From the first word, the style, the tone, the characters, the language, the inter-twining of plots and sub-plots and the little puzzles and deductionsFrom the first word, the style, the tone, the characters, the language, the inter-twining of plots and sub-plots and the little puzzles and deductions in which Holmes has always excelled, are all faithfully and skilfully adhered to by Anthony Horowitz. The result is superb and delightful.
The author even takes great care to avoid the use of diminutives in exactly the same way as Sir Arthur Conan Doyle. For example, he writes “has not” rather than “hasn’t.” This minute attention to replication of the original detail is a real winner for me.
The storyline is believable and strikes at many levels. Victorian London’s atmosphere and society are splendidly portrayed, even down to the sights and smells of that era.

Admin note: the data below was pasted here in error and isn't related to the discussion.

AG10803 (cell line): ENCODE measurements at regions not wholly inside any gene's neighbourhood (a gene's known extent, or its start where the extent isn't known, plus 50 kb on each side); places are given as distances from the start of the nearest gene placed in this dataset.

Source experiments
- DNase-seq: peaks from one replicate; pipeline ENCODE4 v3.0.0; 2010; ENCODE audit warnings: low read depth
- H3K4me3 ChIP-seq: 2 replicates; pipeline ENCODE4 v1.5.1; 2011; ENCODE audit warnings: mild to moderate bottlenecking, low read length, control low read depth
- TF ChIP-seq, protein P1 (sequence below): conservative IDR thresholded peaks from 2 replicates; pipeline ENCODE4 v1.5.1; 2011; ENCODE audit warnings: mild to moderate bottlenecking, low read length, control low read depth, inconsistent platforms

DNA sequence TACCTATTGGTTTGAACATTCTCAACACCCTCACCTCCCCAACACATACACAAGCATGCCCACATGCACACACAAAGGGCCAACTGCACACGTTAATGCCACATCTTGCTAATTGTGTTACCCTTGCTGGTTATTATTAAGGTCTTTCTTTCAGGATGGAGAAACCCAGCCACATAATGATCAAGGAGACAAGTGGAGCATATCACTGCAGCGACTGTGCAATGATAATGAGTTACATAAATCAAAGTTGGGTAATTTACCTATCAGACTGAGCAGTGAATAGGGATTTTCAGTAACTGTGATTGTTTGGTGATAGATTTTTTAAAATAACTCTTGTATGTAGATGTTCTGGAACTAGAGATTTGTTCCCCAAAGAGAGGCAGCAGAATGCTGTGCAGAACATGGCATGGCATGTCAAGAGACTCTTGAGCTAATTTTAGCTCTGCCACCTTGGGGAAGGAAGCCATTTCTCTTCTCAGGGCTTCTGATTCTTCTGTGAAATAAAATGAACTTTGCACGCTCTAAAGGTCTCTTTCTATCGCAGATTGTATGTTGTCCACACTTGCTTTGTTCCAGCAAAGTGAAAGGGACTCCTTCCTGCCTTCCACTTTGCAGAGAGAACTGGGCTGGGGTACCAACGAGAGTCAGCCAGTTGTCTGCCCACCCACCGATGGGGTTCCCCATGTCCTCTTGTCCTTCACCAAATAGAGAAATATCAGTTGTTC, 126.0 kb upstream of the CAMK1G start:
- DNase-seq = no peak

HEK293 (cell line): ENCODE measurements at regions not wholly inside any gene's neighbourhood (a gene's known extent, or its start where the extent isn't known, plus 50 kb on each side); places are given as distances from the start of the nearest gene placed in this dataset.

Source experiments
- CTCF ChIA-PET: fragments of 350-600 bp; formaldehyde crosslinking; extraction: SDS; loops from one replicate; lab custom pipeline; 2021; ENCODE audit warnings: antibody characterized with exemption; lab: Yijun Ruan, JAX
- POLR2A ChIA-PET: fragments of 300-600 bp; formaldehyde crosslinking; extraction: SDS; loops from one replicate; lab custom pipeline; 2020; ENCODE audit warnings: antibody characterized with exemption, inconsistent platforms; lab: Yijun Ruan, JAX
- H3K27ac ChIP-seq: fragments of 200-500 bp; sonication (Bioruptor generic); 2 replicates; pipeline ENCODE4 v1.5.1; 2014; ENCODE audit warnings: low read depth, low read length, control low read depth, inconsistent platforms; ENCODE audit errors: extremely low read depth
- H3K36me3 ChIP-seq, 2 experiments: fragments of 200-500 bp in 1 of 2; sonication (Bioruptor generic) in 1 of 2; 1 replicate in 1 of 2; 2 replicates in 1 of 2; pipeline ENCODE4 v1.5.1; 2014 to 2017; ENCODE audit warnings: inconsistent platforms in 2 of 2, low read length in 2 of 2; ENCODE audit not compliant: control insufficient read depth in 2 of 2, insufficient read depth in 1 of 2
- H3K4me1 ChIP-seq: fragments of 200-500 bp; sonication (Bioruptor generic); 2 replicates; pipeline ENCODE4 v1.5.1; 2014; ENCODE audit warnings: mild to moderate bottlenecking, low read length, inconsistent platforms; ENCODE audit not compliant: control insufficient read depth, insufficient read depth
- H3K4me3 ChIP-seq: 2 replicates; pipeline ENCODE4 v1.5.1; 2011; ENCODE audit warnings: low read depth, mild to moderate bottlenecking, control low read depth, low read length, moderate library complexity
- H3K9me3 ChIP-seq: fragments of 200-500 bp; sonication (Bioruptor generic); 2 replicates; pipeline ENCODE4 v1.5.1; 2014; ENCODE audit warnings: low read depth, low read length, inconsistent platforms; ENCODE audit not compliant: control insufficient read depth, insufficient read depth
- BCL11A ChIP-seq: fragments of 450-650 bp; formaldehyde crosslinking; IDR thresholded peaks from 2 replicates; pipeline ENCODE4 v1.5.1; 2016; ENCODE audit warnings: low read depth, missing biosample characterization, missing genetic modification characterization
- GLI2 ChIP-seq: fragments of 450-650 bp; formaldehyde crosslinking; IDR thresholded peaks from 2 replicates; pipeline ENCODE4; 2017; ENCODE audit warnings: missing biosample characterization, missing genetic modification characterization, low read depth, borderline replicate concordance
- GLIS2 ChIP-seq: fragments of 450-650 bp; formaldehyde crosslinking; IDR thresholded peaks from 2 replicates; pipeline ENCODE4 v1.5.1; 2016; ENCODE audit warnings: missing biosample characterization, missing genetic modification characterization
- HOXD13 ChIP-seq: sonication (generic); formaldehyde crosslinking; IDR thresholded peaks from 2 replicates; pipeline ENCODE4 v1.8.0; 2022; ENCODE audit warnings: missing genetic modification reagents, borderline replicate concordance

What starts out as a simple case for Holmes is wonderfully narrated by his devoted companion, Dr Watson, as events lead them both into increasingly dark and sinister scenarios. The characters are developed to just the right levels, appropriate to their roles, and one feels a both sense of empathy with the victims and, simultaneously, revulsion and anger towards the perpetrators of such dastardly deeds.
At one stage, Holmes enters into such a perilous situation that one wonders how on Earth he can ever extricate himself safely. Of course, knowing Holmes of old, the reader is confident that he will escape the danger, but it is difficult not to be consumed by Watson’s sense of despair. It is so real!